"No one understands me, Mrs. Loring. I'm an enigma." Thus spoke Phillip Marlowe, legendary tough guy, the creation of Raymond Chandler, who was more edgy and irritable than tough, who both loved and feared beautiful women, who was mother-ridden and possibly a little gay, and who battled two great demons in his life: alcohol, and the complex sorrow of having married a woman much older than himself
(how much older he perhaps never knew) and of loving her obsessively, and of having to watch her grow old and die, slowly, while he was still young enough to write, and, he once boasted, to copulate.
The grand saga that novelist Judith Freeman (The Chinchilla Farm,
Set for Life, etc.) has painstakingly constructed serves up a Chandler who is not Marlowe, a Marlowe who was his fantasy of a real man. Freeman's Chandler is more English than American (he once stated, "in England, I'm an author. In the USA just a mystery writer. Can't tell you why.") Abandoned by his father at age
seven, it was a foregone conclusion that he would stay with his footloose, forever-victimized Irish mother, and perhaps from that it can be foreseen that he would marry a mothering type. But what a mother. Pearl, always known as Cissy, was a pianist, a bohemian who lied about her age even in her
twenties. She had an elegant beauty that lives on in the only four photographs that Freeman was able to locate. Pale and red-haired, Cissy was the unattainable female that haunts nearly all of Chandler's writings. A witch rather than a bitch, she requires homage. Chandler loved Cissy from the day they married until her agonized death in her eighties. She was in her early fifties when they met. He was 18 years younger.
One of the first things Freeman discovered as she delved into the life of Ray and Cissy was that they moved constantly, sometimes as often as three times in a year.
Thirty-six different dwellings in 30 years. They generally rented furnished digs, only once actually purchasing a home in La Jolla by the sea. Ray bought that house for Cissy, declaring that he himself did not like the sea. Marlowesque he stated, "Too much water, too many drowned men." Throughout their relationship, three factors predominated: Chandler's determination to make himself into a writer, at which he succeeded; his inability to live vibrantly without liquor (he made a deal with Paramount to finish the script for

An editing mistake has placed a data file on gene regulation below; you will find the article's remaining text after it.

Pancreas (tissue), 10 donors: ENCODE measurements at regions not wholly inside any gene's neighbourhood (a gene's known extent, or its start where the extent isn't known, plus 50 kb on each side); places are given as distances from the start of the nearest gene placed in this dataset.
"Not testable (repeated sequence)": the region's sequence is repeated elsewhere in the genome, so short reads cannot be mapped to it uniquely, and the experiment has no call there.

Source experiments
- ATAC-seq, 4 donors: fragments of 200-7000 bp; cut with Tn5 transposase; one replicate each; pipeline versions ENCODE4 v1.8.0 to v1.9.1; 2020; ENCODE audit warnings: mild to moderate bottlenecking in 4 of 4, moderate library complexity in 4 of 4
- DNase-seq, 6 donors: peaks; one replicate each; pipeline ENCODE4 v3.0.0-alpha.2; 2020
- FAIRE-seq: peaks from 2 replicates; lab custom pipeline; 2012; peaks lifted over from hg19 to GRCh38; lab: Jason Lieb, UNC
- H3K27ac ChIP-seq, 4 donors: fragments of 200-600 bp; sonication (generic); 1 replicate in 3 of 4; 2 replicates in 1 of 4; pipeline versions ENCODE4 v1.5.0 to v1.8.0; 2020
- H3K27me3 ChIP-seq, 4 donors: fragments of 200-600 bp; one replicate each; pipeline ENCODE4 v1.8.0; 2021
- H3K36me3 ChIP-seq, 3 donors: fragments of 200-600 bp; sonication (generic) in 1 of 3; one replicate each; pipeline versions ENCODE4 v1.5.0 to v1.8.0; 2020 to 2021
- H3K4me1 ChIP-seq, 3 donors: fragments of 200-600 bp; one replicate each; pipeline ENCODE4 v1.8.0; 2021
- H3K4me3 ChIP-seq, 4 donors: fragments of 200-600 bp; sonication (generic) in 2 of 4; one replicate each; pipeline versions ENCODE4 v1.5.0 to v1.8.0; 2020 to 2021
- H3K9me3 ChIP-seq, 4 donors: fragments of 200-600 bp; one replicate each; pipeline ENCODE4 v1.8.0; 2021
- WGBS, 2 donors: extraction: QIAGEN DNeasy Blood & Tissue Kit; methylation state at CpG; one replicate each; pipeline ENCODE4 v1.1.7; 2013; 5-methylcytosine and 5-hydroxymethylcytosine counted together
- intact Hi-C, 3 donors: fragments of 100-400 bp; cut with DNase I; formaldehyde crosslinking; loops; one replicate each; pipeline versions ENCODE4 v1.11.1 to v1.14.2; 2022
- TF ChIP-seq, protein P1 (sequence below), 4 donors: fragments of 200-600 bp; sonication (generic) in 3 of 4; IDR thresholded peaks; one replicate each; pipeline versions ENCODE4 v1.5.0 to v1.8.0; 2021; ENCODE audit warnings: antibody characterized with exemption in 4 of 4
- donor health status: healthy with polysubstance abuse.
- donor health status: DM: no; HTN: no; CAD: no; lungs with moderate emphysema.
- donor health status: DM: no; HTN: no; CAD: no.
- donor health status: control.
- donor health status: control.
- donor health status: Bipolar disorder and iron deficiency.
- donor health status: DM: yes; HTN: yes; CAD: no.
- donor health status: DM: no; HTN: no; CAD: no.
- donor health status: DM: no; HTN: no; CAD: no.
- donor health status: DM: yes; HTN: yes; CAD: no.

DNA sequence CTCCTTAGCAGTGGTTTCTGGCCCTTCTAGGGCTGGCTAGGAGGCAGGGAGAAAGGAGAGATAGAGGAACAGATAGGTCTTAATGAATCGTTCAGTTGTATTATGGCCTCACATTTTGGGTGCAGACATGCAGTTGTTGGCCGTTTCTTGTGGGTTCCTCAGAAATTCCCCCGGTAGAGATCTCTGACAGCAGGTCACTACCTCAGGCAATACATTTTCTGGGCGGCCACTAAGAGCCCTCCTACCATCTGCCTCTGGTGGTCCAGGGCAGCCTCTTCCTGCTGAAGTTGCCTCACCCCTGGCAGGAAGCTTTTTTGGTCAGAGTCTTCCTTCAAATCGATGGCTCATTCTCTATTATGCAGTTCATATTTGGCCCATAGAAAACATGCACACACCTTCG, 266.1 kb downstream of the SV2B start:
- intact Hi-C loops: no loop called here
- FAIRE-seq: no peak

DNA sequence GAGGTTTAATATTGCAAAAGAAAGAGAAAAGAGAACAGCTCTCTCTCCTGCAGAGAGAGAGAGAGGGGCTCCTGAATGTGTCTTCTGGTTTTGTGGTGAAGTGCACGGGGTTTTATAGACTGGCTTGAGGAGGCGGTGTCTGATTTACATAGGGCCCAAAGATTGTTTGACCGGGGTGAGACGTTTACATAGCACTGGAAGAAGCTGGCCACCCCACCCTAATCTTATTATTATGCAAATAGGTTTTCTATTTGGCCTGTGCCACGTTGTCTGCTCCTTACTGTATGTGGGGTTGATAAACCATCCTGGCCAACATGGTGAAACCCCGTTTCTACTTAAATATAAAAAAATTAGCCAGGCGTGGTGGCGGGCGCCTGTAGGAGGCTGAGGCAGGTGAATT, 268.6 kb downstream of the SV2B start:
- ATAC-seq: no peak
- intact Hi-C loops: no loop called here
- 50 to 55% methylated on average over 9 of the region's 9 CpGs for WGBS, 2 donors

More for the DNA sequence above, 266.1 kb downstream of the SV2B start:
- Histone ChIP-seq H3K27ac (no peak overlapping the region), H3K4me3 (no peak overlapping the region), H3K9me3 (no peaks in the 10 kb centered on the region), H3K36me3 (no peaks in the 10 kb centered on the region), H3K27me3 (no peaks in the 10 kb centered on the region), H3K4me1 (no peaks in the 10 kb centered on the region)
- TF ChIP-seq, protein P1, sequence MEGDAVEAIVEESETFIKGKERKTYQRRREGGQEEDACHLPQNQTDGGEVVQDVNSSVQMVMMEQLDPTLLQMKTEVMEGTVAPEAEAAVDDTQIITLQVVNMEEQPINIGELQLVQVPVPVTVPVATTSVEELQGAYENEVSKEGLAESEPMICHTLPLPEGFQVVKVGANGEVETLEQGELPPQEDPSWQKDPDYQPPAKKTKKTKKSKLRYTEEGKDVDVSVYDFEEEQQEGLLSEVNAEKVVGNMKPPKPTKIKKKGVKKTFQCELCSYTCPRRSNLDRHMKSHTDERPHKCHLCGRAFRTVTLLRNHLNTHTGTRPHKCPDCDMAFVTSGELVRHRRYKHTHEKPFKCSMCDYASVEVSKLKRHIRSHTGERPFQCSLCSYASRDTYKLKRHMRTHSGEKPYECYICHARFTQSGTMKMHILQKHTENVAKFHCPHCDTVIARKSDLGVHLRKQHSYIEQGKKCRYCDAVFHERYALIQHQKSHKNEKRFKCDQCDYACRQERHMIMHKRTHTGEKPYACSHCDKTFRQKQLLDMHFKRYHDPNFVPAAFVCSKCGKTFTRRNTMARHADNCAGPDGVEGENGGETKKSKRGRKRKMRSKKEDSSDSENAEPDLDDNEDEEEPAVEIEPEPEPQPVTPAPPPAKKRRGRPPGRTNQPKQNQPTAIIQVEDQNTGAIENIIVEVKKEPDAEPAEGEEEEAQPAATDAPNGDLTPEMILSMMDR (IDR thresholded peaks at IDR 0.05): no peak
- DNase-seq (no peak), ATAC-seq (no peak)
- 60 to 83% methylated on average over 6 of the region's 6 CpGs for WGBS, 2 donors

The Blue Dahlia only if he could be allowed to get drunk for the duration); and Cissy's bizarre old-worldly femininity, her pink boudoir and her determination to preserve the glamour of her youth.
The photographs of Cissy that have survived include a dreamy picture of her in younger years, projecting a soft loveliness that, "as Marlowe once said, an old rake dreams of." Then there is a formal softened version of her, a little plump, already in her middle age, one picture that Chandler snapped of her walking away, and a passport photo, remarkably the only portrayal of the two together. At least 80 at the time, Cissy appears pale, slim and undeniably attractive to Chandler's grimace and rough pallor.
This book is an almost too-intimate portrait of two people who loved one another passionately and were bound by need. Chandler had to have a keeper, and Cissy knew that. Cissy had to be worshipped, and Ray was willing, even as he had affairs at times with the chic younger women of Hollywood. He always required that everyone, from his friends to waitresses and other strangers, pay proper obeisance to his charming spouse. Sadly, Chandler destroyed all correspondence between himself and Cissy after her death, so her personality and her possible influence on his writing can never be properly gauged.
Freeman went to the Chandler's many dwellings in chronological order to put this very readable non-biography together. Her own prose is mature and sharp, showing a way with words that Chandler would have recognized. If you admire his books, read this paean to the man.